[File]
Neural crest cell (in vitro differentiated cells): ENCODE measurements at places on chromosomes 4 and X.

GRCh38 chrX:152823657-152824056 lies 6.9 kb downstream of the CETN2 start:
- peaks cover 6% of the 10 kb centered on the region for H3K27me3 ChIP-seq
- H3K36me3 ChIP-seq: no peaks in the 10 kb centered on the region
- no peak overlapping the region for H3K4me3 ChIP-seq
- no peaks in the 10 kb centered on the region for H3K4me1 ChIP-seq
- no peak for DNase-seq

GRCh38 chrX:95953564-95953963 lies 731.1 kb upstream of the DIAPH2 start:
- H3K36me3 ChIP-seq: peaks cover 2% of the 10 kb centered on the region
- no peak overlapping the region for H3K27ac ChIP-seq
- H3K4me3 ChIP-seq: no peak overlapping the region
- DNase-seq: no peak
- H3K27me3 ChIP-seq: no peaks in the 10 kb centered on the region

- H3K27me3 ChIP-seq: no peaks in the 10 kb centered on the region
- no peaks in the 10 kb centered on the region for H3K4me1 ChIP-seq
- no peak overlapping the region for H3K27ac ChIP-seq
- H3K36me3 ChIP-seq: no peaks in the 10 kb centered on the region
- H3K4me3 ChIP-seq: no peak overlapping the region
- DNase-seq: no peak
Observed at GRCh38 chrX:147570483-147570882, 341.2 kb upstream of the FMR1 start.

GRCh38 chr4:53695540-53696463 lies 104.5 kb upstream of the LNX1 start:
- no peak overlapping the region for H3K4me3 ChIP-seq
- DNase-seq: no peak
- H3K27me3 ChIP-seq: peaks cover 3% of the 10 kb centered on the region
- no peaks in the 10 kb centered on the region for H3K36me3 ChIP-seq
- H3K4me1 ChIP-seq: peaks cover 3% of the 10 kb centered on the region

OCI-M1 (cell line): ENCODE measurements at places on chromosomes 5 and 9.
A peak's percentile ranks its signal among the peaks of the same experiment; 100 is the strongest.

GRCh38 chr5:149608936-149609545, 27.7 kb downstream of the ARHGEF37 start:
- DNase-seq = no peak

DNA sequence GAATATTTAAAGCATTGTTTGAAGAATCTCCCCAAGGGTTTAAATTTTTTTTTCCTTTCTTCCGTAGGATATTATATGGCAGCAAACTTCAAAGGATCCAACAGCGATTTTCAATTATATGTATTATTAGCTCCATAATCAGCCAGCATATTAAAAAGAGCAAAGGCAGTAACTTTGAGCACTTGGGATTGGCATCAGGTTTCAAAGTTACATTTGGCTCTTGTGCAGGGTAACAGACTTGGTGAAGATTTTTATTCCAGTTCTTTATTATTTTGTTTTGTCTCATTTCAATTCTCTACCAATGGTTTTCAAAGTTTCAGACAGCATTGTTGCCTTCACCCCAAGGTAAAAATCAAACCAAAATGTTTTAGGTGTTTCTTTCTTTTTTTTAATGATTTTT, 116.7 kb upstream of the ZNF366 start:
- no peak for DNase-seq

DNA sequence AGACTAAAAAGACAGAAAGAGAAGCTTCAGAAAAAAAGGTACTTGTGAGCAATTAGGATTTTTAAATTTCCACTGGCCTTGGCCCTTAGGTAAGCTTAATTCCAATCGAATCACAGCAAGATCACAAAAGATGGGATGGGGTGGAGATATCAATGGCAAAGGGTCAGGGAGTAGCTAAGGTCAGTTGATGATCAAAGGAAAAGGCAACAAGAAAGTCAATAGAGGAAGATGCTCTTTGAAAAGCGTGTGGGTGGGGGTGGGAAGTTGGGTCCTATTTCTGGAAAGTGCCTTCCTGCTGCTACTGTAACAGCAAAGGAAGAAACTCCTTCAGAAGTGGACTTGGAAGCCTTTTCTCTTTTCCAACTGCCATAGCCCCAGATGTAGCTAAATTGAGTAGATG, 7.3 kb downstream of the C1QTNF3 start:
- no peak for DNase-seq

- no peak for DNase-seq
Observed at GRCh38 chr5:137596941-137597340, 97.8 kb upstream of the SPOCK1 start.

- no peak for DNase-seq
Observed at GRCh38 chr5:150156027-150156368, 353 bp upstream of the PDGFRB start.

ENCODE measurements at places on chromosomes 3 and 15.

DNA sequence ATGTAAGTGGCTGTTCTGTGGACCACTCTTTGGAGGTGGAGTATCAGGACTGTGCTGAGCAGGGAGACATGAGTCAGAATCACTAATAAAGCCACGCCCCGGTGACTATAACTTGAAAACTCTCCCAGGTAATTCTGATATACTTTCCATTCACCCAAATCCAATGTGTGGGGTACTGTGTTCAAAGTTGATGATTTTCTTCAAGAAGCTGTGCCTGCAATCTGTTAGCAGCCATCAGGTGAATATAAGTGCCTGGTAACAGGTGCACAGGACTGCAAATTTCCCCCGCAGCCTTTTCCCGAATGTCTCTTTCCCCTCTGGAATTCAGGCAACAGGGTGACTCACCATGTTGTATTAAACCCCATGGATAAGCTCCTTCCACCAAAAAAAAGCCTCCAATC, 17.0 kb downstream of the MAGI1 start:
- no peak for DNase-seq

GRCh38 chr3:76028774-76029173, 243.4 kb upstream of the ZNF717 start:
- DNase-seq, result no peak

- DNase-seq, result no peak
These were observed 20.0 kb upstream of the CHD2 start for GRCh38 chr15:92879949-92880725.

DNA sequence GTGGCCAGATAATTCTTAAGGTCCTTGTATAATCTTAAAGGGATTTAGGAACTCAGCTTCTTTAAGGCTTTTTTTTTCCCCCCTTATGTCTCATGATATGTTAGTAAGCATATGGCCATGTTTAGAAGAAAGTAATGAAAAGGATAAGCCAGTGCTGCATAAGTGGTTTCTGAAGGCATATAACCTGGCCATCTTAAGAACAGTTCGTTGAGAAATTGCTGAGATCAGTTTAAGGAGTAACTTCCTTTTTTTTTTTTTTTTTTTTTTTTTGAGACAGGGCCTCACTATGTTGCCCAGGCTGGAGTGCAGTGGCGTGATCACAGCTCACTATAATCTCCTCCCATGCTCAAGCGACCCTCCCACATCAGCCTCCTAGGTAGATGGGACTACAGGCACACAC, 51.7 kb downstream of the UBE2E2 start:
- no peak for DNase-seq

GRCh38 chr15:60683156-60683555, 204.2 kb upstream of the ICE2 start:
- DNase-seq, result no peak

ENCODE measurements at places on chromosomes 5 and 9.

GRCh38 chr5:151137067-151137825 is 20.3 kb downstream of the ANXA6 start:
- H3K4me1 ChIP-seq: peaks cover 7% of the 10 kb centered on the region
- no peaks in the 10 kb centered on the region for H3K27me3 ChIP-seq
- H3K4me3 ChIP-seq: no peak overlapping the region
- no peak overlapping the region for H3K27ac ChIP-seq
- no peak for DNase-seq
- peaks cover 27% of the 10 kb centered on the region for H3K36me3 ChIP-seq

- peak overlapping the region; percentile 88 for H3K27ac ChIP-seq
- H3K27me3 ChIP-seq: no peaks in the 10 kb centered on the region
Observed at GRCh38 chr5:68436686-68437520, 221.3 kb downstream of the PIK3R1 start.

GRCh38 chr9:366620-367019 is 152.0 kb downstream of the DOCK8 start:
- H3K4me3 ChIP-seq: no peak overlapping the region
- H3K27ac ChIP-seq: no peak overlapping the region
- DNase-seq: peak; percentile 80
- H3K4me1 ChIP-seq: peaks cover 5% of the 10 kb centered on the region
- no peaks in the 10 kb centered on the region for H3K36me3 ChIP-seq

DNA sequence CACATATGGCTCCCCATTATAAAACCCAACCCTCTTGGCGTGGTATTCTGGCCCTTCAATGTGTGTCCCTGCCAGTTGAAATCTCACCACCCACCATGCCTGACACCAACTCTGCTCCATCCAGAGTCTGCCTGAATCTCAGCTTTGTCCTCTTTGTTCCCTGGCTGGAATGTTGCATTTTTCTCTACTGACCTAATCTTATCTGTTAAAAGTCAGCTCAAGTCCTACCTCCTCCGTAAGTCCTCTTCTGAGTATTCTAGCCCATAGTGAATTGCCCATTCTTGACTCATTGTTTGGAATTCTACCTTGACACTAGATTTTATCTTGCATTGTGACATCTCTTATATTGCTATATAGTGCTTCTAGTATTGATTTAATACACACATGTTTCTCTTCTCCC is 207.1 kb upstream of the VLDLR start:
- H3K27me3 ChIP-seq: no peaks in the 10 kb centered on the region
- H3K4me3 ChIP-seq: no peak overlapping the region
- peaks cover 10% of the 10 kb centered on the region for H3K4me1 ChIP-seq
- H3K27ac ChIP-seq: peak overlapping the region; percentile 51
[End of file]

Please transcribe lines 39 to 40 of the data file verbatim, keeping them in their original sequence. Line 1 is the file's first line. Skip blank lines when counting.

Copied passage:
ENCODE measurements at places on chromosomes 3 and 15.

DNA sequence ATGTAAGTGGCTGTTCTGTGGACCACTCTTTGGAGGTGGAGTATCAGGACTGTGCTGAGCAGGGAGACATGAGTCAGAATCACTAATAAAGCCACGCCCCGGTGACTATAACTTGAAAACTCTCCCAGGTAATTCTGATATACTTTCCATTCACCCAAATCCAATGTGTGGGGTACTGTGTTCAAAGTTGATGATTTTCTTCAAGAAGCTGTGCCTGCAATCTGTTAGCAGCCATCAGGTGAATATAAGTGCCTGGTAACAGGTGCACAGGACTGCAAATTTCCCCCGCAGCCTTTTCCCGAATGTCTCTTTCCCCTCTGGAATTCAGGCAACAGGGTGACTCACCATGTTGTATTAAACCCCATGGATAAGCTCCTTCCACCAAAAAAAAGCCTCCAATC, 17.0 kb downstream of the MAGI1 start: